The URAC first met June 10 to go over the 15 applicants for funding. At that time only $75,000 of funding was available for the program, though there was a hope that the Urban Renewal Agency would re-allocate funding to boost that number. In a three-hour meeting, members successfully ranked projects based on preference criteria laid out in the Urban Renewal Downtown & Urban Renewal District Redevelopment Incentive Program. The four criteria look at whether the project is for a for-profit business, whether the project will create or retain jobs, whether the project addresses only one floor of a building or the entire building and whether the District will get a full return on its investment. A secondary question raised to the URAC was whether or not the project will remove blight.
Two of the 15 projects were moved into the Facade Program during the first meeting, leaving 13 projects for the URAC to rank.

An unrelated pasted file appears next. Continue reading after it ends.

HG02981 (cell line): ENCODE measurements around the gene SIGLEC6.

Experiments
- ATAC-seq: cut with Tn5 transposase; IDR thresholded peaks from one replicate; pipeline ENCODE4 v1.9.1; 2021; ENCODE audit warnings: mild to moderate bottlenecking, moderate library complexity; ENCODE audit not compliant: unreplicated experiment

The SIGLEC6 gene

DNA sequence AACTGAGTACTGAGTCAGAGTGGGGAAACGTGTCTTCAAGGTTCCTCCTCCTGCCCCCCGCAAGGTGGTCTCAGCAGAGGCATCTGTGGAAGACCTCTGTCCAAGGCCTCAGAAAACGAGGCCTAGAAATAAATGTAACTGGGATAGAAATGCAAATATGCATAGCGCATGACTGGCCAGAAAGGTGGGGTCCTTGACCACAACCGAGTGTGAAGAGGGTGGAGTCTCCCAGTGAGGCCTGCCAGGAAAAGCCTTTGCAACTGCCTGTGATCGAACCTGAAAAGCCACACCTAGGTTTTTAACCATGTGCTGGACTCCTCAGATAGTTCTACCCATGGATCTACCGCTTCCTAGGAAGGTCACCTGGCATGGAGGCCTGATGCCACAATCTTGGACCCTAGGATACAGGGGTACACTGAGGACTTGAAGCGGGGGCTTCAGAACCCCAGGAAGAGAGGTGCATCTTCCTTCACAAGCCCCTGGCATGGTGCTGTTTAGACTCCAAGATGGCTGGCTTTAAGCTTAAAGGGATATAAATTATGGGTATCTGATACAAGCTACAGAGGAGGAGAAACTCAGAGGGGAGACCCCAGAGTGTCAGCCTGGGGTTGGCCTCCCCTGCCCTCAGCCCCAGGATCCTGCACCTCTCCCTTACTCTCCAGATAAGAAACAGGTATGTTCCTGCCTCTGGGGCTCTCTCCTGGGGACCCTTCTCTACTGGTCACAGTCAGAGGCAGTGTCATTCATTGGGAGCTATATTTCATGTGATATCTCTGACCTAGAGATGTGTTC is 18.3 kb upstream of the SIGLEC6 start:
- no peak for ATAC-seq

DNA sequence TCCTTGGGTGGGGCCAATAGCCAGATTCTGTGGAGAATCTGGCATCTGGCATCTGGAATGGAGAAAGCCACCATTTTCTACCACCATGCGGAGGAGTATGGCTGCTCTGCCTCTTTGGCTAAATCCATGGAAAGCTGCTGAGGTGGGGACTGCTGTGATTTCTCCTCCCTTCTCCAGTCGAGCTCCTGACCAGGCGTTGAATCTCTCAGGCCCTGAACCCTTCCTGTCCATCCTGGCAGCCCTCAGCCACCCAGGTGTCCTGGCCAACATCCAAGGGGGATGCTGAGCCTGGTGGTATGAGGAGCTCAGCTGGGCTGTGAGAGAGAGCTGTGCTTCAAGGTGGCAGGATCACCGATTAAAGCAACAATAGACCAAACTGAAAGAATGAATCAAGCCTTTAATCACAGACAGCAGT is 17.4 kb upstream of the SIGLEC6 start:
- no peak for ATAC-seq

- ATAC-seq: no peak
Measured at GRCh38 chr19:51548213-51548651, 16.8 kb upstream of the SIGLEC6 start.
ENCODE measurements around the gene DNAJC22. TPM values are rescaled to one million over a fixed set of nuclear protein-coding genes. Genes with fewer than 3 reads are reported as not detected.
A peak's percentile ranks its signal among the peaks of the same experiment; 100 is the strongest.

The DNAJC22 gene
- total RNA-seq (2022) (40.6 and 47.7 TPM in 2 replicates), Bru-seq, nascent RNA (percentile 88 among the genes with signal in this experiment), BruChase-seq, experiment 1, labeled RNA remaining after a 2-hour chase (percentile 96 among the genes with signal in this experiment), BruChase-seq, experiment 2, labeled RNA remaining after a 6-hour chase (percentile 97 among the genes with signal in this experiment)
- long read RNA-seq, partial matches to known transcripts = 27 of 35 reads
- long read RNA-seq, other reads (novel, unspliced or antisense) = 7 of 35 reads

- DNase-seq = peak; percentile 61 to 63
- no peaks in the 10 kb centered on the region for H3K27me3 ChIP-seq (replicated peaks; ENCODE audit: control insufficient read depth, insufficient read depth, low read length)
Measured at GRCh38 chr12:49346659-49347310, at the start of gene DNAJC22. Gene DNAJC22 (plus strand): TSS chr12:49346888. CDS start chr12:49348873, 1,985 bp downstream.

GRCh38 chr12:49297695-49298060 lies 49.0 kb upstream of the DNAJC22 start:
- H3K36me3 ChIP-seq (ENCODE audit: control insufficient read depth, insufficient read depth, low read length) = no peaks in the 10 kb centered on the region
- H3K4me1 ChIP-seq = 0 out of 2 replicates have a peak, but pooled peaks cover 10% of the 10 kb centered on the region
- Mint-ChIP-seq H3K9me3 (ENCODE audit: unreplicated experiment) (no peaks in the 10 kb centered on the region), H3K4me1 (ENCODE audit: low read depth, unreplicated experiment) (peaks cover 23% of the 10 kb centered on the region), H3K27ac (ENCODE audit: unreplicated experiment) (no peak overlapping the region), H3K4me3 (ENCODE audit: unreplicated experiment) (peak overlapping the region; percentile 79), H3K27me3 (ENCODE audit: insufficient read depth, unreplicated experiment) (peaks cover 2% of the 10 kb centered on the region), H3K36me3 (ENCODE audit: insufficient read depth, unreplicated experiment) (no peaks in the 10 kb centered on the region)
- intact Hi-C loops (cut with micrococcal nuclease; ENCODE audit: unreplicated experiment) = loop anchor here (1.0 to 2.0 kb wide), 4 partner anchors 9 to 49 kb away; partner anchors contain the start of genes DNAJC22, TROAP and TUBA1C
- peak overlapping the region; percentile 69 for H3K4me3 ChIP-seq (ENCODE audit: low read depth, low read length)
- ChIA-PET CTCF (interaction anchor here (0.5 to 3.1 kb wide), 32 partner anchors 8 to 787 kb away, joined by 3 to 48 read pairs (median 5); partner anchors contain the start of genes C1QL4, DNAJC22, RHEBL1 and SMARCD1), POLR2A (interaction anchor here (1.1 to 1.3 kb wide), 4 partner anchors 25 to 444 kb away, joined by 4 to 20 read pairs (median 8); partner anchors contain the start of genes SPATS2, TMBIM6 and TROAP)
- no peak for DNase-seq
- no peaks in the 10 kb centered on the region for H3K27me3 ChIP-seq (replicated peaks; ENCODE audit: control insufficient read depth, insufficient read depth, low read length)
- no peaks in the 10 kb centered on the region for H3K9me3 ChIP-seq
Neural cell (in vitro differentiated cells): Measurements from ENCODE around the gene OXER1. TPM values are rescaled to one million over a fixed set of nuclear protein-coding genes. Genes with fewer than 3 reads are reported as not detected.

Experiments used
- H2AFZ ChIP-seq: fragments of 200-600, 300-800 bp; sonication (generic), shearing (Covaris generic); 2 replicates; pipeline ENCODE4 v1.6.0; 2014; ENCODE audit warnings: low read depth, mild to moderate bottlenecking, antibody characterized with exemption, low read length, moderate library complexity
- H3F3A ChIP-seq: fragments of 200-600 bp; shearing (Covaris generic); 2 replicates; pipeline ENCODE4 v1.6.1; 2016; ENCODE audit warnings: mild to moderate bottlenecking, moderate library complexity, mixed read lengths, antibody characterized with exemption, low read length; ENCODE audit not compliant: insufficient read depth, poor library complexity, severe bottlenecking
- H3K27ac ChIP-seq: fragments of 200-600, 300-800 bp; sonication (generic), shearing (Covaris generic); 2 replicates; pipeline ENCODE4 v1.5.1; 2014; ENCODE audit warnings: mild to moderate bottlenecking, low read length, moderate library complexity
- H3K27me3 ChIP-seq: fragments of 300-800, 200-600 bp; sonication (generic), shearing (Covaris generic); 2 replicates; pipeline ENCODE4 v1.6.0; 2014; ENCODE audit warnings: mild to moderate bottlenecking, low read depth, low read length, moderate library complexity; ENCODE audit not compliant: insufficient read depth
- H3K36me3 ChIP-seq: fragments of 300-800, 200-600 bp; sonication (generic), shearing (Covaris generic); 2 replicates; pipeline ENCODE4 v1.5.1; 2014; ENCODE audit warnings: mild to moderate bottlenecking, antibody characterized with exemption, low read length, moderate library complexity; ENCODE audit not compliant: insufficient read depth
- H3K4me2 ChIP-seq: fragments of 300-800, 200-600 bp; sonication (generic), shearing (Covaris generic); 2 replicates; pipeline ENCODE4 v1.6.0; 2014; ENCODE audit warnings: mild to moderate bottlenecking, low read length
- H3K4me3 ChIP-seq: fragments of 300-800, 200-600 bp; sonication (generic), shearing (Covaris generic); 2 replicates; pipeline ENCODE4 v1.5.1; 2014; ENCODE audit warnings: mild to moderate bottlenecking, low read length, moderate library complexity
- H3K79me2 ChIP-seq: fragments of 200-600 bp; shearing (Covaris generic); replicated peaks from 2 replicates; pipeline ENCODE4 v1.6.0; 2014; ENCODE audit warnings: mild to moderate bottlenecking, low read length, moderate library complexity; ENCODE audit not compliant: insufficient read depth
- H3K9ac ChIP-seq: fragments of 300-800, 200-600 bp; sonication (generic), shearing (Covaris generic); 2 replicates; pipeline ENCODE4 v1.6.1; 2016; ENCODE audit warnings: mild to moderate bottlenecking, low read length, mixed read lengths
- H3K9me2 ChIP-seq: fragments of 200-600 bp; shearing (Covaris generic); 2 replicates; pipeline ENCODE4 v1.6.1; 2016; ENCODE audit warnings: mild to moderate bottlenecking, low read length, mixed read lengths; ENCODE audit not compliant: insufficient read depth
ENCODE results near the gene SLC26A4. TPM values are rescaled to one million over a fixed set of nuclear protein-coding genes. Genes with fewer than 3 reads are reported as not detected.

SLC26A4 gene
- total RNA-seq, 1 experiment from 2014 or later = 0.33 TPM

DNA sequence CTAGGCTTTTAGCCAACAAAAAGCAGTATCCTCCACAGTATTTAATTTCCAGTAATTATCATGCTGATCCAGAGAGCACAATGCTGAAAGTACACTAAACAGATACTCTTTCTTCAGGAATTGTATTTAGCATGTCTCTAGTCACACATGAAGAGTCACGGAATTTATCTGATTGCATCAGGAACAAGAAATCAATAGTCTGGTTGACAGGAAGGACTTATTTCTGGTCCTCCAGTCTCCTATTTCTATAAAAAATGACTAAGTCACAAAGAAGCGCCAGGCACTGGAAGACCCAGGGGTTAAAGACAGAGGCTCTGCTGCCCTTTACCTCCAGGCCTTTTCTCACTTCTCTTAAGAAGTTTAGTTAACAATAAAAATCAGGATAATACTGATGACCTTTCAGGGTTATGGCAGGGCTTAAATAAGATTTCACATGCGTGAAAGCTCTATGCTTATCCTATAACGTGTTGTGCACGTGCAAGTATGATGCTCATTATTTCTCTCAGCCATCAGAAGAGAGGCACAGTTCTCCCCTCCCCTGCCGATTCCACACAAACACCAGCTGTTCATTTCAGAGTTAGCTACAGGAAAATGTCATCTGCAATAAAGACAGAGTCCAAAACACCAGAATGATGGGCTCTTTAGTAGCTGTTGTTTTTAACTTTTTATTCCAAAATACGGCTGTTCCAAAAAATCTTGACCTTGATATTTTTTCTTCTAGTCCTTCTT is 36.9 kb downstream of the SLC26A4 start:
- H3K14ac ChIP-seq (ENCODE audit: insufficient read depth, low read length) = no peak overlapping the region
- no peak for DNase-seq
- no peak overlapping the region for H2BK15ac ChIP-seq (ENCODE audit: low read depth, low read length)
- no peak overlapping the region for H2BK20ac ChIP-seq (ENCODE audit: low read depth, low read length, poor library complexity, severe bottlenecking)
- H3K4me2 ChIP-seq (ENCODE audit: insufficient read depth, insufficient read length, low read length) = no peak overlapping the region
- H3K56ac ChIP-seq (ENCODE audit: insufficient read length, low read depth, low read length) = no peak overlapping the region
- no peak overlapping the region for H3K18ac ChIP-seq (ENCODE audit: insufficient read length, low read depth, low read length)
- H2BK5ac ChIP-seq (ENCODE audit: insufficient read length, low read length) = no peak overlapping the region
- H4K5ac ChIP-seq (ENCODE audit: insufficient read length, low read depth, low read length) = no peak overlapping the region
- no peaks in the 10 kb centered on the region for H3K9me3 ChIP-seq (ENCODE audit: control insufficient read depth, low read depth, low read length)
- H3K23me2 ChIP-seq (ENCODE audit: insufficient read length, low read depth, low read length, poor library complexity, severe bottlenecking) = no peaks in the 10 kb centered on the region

Following the first meeting, the Urban Renewal Agency OK’d moving $200,000 out of contingency to give the Urban Renewal projects more breathing room. With $275,000 now in the pot, the URAC met again, on June 24, and was able to allocate more funding to more projects. At that meeting, they also combined two projects, both for the Liberty Theatre, leaving 12 projects to fund.
Using their ranked list, the URAC recommended the top five projects receive eligible funding at 100 percent. Remaining projects were recommended to be funded at about 87 percent, with the exception of Les Schwab Tire Center and Liberty Theatre, which were funded below that level.